e-day - A mathematical holiday celebrated on February 7th

e-day - A mathematical holiday celebrated on February 7th
7 Feb. 2018

Today, February 7th, 2018, is called e-day because e is approximately 2.718, and this date is written 2/7/18 in some parts of the world.

e, also called Euler’s Number after the Swiss mathematician Leonhard Euler, is a very important constant that comes up in many different places in mathematics. The numer e was discovered by the Swiss mathematician Jacob Bernoulli while studying compound interest where e arises as the limit of (1 + 1/n)n as n approaches infinity. e can also be calculated by summing:

The constant e appears naturally on the exponential function, which models growth. Hence, the same way that the constant π appears in everything that is round, the number e appears in everything that grows: size of baby animals, leaves in trees, bacteria populations, spreading of diseases, spirals in flowers and snails, radiactive decay of elements, money invested in a bank, processing power of computers… Everything that grows the faster the bigger it is follows an exponential law, and contains the number e.

e has an infinite number of digits. We prepared a website listing the first 60.000 digits of e and help you find your birthday in it:

If we assign a number to each letter in the alphabet we can even find your name within the digits of e, along with the complete works of William Shakespeare, the ending of Game of Thrones (spoiler alert), the full text of the Wikipedia from the year 2030 or what you’ll have tomorrow for breakfast…

At least that’s what conjectured: It is conjectured that e is a normal number. In normal numbers every possible sequence of digits of a certain length appears with the same frequency. There are approximately as many 1s as 9s, as many 23s as 42s, as many 0000s as 1111s, etc. So within the infinite digits of a normal number we are able to find any possible sequence of any finite length.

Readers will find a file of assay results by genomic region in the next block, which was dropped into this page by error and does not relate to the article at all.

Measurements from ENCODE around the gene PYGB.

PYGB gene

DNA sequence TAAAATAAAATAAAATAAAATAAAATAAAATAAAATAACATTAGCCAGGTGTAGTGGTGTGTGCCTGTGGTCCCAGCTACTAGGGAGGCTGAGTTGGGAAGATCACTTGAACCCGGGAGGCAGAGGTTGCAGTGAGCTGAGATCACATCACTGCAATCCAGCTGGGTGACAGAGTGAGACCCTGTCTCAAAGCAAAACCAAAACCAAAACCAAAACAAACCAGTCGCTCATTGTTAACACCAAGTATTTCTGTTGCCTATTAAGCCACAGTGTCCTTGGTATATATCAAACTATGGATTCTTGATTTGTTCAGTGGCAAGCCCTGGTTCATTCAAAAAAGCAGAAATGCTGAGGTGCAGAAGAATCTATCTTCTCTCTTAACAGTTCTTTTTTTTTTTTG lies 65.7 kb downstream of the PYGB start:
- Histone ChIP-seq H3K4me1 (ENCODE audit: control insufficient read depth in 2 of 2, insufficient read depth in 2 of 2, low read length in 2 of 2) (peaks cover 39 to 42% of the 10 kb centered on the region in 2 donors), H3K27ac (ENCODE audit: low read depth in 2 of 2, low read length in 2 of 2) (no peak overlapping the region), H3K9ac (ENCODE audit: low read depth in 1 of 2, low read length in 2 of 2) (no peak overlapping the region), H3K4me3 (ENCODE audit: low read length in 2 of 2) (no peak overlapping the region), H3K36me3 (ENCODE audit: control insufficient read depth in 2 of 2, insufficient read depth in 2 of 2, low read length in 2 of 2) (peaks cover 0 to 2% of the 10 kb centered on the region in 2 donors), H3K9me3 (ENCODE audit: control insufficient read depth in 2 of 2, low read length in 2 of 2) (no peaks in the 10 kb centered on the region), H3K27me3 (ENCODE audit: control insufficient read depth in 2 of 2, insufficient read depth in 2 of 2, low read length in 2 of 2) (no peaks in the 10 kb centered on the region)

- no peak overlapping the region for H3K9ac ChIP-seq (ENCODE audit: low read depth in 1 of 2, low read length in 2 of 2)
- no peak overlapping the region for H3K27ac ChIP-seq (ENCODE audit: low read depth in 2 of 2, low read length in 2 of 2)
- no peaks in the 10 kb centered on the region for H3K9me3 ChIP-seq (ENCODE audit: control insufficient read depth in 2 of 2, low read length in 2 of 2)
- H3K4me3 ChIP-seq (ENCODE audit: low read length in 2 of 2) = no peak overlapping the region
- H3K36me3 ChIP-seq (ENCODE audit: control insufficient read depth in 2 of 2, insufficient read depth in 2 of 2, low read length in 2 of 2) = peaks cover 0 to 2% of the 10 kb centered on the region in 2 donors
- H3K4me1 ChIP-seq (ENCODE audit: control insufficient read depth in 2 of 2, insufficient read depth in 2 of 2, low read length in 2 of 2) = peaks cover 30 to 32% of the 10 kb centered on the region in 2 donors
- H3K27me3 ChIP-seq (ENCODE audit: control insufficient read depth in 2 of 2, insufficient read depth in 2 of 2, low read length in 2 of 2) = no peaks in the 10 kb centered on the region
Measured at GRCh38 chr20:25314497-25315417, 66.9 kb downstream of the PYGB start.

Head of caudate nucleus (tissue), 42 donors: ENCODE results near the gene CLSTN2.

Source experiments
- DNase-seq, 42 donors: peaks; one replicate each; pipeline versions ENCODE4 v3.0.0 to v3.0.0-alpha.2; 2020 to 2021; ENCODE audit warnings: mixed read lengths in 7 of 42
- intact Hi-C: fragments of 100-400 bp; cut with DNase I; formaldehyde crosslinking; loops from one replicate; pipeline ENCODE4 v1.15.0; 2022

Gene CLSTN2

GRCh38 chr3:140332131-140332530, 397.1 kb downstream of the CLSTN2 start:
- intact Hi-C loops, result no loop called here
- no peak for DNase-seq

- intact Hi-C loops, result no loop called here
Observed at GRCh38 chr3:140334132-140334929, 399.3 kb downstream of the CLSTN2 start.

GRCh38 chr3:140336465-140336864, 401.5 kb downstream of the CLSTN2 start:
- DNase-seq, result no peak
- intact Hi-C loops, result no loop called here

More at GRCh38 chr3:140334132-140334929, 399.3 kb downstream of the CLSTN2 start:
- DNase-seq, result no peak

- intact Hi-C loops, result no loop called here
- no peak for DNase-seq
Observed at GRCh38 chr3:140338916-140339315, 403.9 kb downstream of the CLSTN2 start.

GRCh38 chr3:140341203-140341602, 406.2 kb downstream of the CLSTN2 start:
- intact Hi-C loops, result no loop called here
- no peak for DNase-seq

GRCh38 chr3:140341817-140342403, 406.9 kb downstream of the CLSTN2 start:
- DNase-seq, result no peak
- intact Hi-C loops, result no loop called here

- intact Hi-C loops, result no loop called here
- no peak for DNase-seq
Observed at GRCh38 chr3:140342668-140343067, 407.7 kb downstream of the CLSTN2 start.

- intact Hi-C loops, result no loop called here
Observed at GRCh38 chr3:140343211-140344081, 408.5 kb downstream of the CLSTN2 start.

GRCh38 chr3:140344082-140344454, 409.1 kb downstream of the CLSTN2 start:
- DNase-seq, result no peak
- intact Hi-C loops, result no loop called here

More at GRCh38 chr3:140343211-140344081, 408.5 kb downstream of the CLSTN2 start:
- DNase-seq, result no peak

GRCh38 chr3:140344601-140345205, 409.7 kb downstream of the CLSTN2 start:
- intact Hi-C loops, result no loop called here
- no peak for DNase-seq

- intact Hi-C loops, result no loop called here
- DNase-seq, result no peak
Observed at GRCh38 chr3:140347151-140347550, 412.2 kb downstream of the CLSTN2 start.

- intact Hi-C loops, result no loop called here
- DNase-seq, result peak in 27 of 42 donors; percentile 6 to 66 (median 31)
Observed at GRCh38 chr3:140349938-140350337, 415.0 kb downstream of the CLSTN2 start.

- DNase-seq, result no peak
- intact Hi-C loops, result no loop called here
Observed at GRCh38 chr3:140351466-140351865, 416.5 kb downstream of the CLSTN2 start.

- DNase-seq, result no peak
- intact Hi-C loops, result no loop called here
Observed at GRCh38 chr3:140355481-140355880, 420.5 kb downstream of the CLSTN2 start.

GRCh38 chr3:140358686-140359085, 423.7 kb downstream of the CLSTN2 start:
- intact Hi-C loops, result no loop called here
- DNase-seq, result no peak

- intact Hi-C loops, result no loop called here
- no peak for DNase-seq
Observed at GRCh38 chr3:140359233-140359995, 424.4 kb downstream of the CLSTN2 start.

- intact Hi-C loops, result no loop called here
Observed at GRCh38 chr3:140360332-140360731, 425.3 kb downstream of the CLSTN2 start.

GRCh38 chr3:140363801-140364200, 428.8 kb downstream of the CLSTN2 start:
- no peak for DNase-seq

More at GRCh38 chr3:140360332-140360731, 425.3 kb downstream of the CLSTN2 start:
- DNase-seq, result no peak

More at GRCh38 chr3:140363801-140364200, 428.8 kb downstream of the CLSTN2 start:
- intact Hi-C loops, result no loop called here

Happy e-day to you!

Archivos

Todas las noticias

21 Oct. 2017

Mathematics of Planet Earth, UNESCO, the International Mathematical Union (IMU), the International Commission on Mathematical Instruction (ICMI), and IMAGINARY are announcing the winners of the second international competition for exhibition modules for the Open Source Exhibition Mathematics of Planet Earth (MPE). This project aims to showcase ways in which the mathematical sciences are useful for understanding our planet and addressing the challenges of sustainable development and global changes.Leer más

2 Oct. 2017

Coinciding with the tradition in some countries of the Black History Month, the Black Mathematician Month is an effort for public sensiblilzation of the presence of the black minority in the mathematical community. Promoted by the Chalkdust magazine, a series of articles written by black mathematicians will appear in that magazine and...Leer más

18 Jun. 2017

Submit your exhibition modules to participate in the new competition for Mathematics of Planet Earth (MPE).

We are looking for exhibition modules, which raise the awareness of the mathematics involved in the planet’s ecosystem or in the way civilization is organized. Modules submitted to this competition can be of one...Leer más

5 Mayo. 2017

Millions of visitors in more than 50 countries and 27 languages have experienced the IMAGINARY exhibition, initiated at the Mathematisches Forschungsinstitut Oberwolfach in the context of the Year of Mathematics 2008. Indeed, our open source philosophy still creates overwhelming feedback around the globe and hence...Leer más

24 Ene. 2017

We are calling students of the Art and Design fields as well as independent Artists and Designers to participate in the Math Creations contest for Art, Design and Mathematics. The goal of the contest is new creative ideas based on mathematical concepts and their realization. It is organized by the special research fields “Discretization in Geometry and Dynamics” and “Raum - Zeit - Materie. Analytische und Geometrische Strukturen” in collaboration with IMAGINARY.Leer más

Páginas